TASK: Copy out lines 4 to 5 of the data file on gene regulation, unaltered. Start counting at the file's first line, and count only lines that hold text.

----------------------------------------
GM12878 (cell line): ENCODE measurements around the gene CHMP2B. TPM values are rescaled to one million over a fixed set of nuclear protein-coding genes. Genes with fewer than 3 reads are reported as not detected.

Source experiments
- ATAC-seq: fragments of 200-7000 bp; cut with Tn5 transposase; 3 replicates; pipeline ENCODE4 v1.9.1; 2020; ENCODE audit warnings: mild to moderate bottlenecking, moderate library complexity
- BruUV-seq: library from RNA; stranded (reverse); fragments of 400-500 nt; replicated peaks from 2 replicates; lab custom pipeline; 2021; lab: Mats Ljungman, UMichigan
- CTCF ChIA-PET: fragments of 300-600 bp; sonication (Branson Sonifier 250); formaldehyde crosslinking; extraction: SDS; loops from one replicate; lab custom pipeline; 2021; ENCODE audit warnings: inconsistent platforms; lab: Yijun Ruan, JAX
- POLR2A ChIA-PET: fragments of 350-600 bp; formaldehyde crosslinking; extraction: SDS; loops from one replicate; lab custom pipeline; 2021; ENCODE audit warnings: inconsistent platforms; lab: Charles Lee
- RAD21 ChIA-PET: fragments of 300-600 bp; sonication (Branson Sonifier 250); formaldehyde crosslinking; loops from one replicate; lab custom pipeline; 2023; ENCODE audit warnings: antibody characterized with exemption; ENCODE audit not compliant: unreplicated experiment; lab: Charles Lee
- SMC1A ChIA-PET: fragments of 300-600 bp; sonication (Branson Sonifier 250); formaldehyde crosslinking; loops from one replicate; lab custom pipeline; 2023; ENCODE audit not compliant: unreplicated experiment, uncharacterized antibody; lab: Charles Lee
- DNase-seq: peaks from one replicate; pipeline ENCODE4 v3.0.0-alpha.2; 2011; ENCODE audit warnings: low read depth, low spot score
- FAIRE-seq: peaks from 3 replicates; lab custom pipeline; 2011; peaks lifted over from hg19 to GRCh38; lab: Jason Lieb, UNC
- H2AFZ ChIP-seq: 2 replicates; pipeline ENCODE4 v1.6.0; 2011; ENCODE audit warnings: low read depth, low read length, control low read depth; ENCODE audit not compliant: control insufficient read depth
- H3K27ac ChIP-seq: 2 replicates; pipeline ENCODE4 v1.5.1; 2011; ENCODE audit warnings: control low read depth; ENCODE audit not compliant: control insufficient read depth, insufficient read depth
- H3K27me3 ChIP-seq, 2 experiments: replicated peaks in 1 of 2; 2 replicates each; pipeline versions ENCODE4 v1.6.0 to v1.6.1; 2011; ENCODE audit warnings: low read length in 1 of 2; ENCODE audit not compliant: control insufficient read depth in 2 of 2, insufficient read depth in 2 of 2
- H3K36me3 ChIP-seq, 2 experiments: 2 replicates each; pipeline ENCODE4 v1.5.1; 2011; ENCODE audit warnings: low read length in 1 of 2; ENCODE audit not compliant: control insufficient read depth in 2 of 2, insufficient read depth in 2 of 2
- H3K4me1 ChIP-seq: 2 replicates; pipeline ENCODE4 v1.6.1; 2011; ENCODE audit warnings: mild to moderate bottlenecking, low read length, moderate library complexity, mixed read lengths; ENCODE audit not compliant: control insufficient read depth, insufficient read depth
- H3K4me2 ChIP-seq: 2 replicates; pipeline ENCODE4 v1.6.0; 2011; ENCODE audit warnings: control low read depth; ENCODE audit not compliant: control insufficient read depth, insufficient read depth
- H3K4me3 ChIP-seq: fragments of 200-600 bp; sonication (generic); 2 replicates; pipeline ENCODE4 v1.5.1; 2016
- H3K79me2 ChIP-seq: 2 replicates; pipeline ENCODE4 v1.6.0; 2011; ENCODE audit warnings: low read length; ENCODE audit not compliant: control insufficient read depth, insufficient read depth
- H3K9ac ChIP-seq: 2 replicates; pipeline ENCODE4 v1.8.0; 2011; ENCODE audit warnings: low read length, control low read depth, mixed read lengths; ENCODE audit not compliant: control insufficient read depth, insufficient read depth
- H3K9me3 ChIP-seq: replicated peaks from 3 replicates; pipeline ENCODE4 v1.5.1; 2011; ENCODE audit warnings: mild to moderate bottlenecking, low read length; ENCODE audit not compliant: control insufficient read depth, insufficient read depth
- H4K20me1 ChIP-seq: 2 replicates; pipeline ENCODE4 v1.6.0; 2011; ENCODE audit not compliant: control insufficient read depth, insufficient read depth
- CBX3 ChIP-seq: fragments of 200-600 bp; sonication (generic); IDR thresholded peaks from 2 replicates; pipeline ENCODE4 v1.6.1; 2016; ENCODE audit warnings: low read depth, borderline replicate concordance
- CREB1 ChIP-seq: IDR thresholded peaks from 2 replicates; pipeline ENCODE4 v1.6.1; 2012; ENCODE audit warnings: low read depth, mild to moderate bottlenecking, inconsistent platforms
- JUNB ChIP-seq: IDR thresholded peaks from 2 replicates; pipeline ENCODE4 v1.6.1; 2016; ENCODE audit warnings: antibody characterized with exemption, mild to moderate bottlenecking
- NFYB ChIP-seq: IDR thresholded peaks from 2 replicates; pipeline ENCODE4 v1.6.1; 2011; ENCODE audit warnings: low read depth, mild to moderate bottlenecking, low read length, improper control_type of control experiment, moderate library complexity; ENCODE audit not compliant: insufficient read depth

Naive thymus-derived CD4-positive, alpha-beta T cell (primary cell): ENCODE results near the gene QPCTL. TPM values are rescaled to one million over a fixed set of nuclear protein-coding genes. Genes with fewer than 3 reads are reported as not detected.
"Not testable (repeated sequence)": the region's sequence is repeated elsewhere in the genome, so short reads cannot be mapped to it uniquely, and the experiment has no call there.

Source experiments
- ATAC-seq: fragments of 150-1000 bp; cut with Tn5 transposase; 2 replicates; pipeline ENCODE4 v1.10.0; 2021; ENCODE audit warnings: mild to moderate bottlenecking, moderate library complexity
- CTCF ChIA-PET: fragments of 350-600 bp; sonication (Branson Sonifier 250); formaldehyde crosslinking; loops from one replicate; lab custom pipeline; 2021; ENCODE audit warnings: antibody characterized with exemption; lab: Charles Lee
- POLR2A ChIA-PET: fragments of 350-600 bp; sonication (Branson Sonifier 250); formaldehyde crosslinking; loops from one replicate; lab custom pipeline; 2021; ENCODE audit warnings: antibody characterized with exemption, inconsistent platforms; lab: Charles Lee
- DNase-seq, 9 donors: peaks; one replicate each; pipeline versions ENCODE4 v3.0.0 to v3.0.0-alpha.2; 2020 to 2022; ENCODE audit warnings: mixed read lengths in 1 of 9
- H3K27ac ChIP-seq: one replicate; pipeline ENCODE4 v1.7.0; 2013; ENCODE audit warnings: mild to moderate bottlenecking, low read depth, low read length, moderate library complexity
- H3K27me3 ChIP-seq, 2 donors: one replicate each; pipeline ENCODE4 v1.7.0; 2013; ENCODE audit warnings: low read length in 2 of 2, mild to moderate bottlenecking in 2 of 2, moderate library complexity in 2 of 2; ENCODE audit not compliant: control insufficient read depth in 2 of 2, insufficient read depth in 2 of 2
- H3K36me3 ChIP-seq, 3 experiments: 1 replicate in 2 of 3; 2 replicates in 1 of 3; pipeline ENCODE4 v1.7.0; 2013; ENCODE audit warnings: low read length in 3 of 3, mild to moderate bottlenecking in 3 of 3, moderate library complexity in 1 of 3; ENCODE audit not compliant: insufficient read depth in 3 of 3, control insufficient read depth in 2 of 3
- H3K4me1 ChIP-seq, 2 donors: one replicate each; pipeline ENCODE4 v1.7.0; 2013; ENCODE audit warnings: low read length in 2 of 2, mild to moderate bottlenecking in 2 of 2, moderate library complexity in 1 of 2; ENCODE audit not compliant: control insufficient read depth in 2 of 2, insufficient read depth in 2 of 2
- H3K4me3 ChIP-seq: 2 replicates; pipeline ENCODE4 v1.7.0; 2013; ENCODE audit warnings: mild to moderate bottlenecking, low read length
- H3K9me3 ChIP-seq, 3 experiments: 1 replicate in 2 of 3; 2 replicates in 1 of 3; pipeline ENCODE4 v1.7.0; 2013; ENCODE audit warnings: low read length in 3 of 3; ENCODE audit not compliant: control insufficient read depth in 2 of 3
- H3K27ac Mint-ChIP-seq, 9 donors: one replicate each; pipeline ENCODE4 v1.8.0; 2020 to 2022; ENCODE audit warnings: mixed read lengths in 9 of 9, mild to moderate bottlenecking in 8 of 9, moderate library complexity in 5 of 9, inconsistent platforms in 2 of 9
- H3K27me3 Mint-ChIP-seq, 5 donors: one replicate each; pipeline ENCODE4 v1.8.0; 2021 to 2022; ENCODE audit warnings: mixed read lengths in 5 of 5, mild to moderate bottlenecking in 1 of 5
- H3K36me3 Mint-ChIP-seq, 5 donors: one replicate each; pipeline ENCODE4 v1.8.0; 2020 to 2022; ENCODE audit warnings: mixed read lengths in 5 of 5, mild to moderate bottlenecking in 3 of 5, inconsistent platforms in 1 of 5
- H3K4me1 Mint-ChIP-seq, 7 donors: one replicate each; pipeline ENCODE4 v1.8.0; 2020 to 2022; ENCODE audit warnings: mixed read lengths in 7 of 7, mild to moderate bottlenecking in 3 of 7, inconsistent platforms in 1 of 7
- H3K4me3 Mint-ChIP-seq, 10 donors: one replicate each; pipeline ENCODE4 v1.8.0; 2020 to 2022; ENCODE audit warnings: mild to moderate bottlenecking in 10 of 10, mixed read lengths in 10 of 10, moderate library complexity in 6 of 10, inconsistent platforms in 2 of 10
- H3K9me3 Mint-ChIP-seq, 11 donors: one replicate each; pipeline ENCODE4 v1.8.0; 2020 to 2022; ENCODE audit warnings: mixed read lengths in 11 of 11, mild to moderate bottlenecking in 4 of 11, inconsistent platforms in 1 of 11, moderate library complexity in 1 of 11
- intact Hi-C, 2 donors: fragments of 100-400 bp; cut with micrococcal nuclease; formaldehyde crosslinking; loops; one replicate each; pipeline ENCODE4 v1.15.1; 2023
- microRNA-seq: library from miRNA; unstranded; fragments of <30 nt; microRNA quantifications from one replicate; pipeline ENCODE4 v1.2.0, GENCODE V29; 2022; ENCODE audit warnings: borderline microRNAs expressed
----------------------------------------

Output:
- BruUV-seq: library from RNA; stranded (reverse); fragments of 400-500 nt; replicated peaks from 2 replicates; lab custom pipeline; 2021; lab: Mats Ljungman, UMichigan
- CTCF ChIA-PET: fragments of 300-600 bp; sonication (Branson Sonifier 250); formaldehyde crosslinking; extraction: SDS; loops from one replicate; lab custom pipeline; 2021; ENCODE audit warnings: inconsistent platforms; lab: Yijun Ruan, JAX